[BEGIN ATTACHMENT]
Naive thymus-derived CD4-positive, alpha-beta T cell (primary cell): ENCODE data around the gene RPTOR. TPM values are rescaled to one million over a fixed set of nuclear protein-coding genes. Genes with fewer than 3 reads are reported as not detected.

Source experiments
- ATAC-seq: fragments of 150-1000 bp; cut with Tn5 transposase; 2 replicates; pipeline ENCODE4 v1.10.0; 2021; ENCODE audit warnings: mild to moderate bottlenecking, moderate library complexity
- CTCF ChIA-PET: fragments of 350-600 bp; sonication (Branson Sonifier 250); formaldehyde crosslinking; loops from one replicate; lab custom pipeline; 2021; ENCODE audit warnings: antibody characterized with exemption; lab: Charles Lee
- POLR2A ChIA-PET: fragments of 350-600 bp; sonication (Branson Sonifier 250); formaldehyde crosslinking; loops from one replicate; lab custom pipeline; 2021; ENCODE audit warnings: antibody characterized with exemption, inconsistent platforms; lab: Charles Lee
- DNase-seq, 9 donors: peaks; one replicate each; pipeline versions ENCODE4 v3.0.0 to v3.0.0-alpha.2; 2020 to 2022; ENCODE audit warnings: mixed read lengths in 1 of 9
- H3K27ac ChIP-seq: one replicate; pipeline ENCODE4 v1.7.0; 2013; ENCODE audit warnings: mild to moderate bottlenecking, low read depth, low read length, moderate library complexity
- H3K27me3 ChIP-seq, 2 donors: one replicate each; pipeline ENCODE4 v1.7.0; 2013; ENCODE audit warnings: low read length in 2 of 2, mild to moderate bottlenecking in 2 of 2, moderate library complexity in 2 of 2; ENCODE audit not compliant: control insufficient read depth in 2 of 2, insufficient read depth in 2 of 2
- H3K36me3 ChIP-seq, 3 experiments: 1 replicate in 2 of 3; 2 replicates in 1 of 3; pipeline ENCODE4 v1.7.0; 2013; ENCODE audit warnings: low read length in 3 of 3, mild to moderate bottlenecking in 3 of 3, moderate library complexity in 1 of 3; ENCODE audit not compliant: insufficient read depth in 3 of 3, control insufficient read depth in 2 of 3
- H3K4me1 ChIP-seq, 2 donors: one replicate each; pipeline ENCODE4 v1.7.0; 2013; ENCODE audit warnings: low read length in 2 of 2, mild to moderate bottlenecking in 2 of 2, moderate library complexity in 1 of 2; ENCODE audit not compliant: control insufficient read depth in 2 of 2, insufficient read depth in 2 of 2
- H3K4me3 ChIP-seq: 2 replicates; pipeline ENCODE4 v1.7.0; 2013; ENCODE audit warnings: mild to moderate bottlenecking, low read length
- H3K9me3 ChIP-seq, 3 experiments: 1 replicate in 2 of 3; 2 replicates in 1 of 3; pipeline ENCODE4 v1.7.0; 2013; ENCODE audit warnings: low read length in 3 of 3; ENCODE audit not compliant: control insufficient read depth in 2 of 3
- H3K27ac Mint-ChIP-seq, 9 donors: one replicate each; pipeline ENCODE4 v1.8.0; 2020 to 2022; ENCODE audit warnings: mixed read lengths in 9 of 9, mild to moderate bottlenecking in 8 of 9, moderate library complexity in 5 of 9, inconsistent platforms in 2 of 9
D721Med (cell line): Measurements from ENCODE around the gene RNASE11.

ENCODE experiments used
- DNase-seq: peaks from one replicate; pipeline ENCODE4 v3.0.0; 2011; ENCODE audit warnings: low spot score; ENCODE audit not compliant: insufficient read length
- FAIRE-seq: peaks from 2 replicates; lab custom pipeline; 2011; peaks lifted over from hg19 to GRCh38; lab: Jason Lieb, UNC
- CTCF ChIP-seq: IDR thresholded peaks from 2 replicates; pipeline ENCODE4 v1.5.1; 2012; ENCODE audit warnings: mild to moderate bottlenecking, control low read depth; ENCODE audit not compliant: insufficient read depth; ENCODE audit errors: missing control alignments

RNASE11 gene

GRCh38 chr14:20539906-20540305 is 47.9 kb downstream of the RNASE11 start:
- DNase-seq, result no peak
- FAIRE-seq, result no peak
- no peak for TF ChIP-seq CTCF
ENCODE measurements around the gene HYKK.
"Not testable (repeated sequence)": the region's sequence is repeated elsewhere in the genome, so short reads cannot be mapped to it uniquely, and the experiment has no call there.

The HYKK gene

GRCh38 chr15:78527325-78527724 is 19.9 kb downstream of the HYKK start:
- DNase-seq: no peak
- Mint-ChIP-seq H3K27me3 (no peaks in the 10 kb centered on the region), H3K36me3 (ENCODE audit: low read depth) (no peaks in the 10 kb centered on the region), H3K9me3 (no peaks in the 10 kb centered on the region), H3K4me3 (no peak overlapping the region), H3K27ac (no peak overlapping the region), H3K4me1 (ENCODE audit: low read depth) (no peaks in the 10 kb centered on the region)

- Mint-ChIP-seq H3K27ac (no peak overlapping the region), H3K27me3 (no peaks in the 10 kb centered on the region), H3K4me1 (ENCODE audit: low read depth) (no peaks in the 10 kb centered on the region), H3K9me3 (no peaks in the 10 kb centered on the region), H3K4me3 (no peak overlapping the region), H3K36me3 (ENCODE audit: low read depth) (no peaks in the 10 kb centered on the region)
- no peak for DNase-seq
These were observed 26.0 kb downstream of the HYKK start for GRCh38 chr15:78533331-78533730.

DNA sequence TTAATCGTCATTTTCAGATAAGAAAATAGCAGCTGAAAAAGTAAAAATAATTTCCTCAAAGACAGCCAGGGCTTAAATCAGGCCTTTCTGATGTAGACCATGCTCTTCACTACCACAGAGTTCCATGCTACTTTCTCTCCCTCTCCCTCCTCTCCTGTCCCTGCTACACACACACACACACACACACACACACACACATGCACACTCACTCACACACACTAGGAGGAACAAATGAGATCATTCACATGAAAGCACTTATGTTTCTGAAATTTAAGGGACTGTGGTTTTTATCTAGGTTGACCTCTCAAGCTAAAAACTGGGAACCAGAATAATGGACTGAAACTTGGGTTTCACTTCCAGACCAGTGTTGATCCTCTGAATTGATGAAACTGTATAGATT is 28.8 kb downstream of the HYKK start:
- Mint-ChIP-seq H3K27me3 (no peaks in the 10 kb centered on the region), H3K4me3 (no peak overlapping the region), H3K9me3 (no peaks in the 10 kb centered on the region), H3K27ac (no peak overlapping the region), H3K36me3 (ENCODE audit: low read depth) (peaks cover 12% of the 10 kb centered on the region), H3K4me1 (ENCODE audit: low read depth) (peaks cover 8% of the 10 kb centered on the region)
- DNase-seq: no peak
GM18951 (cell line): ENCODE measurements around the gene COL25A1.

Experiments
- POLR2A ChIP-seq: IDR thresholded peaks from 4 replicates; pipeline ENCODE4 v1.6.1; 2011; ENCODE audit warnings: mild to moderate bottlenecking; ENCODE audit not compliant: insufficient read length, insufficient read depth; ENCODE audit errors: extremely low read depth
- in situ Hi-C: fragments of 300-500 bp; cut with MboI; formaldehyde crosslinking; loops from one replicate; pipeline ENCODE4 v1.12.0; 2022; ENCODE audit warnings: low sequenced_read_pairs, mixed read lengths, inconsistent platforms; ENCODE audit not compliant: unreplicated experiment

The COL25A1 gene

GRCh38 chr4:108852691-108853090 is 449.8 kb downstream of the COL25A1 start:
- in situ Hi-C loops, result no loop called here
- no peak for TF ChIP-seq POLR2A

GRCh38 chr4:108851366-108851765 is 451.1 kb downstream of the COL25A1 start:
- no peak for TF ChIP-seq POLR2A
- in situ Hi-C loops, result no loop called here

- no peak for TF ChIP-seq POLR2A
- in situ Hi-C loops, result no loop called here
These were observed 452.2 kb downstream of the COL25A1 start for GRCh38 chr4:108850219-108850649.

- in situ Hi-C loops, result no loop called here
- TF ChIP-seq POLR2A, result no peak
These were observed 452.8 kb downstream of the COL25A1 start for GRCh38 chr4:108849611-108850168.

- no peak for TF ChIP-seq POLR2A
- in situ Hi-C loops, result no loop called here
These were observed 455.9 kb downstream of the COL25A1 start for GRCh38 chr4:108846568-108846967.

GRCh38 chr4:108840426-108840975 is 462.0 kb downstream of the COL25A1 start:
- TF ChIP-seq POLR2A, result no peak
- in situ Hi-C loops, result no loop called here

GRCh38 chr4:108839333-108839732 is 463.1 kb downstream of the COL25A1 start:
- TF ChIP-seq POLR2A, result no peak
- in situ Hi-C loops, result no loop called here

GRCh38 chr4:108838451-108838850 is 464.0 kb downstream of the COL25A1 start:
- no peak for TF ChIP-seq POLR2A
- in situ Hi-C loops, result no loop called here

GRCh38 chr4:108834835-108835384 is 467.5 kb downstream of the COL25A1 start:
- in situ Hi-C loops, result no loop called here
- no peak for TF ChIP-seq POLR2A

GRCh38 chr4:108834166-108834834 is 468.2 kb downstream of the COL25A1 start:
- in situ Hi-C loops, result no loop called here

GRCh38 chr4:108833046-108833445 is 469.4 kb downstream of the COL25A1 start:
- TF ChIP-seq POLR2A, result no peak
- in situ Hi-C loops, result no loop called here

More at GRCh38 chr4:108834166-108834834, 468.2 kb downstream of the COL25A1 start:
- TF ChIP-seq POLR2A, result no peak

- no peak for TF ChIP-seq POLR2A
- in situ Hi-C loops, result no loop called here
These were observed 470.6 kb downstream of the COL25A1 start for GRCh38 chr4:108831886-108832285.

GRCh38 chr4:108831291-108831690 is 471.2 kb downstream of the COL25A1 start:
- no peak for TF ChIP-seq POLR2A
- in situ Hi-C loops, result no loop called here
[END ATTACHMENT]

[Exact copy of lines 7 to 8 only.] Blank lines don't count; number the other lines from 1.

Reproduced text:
- H3K27ac ChIP-seq: one replicate; pipeline ENCODE4 v1.7.0; 2013; ENCODE audit warnings: mild to moderate bottlenecking, low read depth, low read length, moderate library complexity
- H3K27me3 ChIP-seq, 2 donors: one replicate each; pipeline ENCODE4 v1.7.0; 2013; ENCODE audit warnings: low read length in 2 of 2, mild to moderate bottlenecking in 2 of 2, moderate library complexity in 2 of 2; ENCODE audit not compliant: control insufficient read depth in 2 of 2, insufficient read depth in 2 of 2